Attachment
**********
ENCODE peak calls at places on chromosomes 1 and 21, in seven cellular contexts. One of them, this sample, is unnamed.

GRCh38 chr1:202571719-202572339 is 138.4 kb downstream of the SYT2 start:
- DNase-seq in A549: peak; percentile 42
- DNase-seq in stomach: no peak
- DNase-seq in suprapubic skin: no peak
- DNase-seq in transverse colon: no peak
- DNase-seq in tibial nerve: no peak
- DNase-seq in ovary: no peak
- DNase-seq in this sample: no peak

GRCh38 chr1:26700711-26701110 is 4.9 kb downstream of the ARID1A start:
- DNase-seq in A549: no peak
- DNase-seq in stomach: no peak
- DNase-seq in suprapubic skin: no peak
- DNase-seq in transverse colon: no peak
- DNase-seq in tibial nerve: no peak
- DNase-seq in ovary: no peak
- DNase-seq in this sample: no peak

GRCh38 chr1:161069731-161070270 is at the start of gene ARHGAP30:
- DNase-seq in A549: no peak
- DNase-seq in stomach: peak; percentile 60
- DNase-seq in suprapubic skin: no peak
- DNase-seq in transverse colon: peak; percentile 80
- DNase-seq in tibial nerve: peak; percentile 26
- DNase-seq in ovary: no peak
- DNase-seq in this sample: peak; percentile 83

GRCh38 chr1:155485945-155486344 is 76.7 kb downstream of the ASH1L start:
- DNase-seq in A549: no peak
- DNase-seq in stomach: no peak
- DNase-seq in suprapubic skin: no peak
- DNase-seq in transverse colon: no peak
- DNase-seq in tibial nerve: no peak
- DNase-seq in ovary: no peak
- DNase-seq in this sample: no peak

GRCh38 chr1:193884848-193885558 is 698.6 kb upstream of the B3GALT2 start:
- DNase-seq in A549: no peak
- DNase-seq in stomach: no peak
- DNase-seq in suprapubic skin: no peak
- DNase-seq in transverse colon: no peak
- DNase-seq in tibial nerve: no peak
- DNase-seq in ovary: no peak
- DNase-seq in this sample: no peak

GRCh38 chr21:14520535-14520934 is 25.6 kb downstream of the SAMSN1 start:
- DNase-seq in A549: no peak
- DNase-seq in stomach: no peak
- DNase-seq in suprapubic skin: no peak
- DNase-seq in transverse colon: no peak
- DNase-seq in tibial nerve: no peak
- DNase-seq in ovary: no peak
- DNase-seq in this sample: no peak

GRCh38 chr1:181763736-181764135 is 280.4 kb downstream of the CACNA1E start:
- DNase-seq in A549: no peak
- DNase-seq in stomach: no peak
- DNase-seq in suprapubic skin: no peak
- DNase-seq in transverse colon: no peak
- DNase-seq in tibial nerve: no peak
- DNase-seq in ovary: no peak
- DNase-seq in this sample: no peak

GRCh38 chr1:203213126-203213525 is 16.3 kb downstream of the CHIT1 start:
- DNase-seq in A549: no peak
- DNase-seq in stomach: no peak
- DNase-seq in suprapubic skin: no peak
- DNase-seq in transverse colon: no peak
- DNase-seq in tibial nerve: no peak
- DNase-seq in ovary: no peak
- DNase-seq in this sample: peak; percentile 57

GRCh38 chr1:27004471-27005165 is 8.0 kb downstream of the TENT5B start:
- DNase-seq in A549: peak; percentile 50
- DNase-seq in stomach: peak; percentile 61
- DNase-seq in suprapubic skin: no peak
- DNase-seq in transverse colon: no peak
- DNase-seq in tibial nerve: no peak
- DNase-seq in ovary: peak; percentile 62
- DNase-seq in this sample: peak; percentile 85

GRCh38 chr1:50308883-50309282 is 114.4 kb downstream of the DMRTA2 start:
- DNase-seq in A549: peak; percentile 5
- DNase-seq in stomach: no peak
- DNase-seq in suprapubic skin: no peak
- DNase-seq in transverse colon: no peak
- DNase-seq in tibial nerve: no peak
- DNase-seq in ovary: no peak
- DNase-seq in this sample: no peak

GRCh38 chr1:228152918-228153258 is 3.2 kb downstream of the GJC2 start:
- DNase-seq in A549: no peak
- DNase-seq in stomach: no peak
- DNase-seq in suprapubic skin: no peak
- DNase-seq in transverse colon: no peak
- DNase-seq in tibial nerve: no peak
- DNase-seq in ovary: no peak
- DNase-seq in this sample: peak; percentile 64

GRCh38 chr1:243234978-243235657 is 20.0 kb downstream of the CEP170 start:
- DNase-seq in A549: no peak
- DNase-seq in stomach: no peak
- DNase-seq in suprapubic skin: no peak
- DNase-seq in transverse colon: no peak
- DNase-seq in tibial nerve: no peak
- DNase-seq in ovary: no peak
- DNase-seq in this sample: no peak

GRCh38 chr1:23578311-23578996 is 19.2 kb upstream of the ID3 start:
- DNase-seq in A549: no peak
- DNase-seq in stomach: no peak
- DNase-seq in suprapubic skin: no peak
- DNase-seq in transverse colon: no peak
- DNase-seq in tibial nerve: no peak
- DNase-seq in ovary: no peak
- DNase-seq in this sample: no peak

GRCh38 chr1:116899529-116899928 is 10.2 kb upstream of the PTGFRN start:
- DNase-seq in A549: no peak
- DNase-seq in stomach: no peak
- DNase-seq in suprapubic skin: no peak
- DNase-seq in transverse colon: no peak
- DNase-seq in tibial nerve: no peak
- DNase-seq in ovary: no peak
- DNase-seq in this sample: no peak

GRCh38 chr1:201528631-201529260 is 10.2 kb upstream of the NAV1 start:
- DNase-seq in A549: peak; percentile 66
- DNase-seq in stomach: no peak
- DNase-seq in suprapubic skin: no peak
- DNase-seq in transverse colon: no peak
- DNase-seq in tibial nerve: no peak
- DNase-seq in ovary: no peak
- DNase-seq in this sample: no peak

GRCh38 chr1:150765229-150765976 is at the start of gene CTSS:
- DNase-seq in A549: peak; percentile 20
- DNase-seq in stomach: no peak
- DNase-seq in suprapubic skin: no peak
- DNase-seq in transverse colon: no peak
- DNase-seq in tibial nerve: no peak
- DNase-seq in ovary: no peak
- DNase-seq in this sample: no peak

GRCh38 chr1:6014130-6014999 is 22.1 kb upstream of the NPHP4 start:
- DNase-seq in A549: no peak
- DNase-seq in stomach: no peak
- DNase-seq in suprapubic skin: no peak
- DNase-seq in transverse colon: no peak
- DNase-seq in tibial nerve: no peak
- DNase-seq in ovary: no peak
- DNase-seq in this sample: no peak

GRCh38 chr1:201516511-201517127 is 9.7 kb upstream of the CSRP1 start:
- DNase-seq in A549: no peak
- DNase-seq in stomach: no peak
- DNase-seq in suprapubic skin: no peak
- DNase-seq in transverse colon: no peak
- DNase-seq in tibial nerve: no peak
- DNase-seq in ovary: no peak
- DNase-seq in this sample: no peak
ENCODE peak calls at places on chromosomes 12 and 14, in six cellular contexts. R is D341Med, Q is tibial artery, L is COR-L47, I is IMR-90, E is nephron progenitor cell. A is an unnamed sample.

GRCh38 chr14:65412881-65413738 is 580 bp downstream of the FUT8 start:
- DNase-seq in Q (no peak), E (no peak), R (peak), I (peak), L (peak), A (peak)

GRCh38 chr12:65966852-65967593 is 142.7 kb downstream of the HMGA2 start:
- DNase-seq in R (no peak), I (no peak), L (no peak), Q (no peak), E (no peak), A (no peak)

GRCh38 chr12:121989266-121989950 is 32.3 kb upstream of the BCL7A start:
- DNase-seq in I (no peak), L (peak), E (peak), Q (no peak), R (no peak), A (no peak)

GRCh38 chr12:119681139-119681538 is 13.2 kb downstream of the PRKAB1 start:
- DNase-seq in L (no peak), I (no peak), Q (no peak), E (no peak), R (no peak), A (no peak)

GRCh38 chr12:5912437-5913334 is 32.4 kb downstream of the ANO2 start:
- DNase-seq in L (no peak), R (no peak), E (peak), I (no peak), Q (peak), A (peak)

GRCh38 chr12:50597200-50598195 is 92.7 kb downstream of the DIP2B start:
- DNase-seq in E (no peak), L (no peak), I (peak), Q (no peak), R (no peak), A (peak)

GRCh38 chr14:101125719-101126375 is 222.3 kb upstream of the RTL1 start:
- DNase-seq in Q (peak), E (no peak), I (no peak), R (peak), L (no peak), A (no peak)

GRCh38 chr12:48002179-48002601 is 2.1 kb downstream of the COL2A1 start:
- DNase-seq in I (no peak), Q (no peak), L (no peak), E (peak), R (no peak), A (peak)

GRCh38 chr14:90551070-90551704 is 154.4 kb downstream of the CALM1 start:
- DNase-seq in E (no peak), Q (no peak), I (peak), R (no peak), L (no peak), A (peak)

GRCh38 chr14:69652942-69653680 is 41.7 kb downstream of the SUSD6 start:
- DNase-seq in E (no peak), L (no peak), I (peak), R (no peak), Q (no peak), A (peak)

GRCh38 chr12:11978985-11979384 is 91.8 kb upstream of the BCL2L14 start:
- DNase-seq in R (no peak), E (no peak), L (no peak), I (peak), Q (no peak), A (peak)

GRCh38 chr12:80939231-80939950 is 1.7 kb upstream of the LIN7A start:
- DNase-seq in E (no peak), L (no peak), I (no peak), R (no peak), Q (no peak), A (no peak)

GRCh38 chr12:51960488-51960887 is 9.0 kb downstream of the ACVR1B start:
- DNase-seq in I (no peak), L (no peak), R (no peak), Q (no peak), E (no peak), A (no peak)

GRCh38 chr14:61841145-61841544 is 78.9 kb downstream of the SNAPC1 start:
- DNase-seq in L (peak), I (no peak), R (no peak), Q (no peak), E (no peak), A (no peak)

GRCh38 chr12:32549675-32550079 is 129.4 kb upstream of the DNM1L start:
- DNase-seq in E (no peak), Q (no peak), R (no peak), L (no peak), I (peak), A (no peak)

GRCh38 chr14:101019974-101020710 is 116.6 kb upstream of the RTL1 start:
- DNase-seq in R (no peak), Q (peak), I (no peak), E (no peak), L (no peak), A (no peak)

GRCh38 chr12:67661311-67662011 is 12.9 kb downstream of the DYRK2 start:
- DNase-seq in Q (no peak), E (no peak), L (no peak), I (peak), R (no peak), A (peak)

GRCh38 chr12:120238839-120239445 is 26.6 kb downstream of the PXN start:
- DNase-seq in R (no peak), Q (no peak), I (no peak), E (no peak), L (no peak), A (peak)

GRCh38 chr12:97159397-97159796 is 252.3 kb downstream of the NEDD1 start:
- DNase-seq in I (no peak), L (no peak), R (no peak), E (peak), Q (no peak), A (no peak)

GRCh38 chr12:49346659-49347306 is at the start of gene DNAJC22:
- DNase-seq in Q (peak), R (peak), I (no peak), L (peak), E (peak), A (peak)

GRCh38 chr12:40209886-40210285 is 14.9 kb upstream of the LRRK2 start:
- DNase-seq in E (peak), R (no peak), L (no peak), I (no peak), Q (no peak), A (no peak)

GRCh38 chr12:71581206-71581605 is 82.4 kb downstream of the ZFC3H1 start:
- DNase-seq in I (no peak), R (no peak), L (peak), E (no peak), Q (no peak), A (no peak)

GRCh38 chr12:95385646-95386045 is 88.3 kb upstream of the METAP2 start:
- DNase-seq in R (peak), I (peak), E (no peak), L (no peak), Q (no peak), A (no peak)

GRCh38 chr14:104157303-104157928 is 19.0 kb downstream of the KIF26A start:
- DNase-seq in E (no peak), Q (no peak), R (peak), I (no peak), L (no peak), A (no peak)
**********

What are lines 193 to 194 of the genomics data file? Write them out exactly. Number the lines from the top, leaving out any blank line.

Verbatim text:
GRCh38 chr14:104157303-104157928 is 19.0 kb downstream of the KIF26A start:
- DNase-seq in E (no peak), Q (no peak), R (peak), I (no peak), L (no peak), A (no peak)